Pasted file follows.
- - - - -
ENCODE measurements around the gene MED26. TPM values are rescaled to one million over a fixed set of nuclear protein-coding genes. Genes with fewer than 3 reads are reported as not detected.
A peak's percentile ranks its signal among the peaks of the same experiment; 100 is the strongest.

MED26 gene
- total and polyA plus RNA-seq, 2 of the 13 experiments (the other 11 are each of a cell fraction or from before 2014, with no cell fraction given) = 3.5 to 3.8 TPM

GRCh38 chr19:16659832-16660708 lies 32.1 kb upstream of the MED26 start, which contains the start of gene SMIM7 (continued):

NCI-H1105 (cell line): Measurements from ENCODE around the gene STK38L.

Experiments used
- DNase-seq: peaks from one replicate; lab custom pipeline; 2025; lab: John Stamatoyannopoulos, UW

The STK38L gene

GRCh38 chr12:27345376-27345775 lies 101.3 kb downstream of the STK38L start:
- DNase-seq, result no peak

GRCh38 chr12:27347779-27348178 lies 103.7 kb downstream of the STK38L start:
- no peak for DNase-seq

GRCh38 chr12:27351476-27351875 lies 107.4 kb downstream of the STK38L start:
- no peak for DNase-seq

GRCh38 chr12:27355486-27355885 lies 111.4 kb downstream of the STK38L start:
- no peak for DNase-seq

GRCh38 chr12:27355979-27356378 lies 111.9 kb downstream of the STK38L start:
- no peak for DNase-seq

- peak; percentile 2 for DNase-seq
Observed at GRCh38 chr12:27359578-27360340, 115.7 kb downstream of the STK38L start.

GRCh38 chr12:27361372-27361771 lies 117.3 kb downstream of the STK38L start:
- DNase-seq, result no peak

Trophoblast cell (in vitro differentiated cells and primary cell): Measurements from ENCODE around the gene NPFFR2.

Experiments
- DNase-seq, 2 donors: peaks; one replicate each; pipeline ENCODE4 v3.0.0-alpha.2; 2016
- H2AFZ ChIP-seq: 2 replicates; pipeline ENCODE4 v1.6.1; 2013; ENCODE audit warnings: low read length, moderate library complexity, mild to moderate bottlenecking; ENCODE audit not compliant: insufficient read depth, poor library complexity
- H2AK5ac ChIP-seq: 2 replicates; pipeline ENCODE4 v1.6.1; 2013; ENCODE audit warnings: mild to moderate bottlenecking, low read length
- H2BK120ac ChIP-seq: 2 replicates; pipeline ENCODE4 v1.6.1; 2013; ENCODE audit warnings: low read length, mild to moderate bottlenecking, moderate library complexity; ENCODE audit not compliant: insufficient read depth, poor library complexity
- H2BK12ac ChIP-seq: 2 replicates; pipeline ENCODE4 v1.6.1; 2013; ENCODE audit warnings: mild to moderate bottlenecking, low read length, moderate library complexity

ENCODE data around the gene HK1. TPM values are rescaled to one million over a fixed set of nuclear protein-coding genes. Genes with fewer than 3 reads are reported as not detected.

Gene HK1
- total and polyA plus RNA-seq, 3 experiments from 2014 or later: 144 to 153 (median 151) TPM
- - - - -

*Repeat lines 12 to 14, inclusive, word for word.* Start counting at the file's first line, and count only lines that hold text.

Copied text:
GRCh38 chr12:27347779-27348178 lies 103.7 kb downstream of the STK38L start:
- no peak for DNase-seq

GRCh38 chr12:27351476-27351875 lies 107.4 kb downstream of the STK38L start: